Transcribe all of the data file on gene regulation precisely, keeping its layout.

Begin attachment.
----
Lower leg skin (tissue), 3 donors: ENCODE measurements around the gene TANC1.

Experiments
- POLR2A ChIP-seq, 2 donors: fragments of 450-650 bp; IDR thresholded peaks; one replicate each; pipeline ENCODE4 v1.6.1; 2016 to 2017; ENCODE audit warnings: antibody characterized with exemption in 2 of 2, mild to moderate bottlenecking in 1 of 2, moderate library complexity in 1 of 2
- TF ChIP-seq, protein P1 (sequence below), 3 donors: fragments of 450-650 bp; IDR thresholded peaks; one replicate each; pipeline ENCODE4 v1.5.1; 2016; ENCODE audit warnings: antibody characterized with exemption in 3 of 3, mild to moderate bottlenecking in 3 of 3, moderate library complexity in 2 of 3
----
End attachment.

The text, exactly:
Lower leg skin (tissue), 3 donors: ENCODE measurements around the gene TANC1.

Experiments
- POLR2A ChIP-seq, 2 donors: fragments of 450-650 bp; IDR thresholded peaks; one replicate each; pipeline ENCODE4 v1.6.1; 2016 to 2017; ENCODE audit warnings: antibody characterized with exemption in 2 of 2, mild to moderate bottlenecking in 1 of 2, moderate library complexity in 1 of 2
- TF ChIP-seq, protein P1 (sequence below), 3 donors: fragments of 450-650 bp; IDR thresholded peaks; one replicate each; pipeline ENCODE4 v1.5.1; 2016; ENCODE audit warnings: antibody characterized with exemption in 3 of 3, mild to moderate bottlenecking in 3 of 3, moderate library complexity in 2 of 3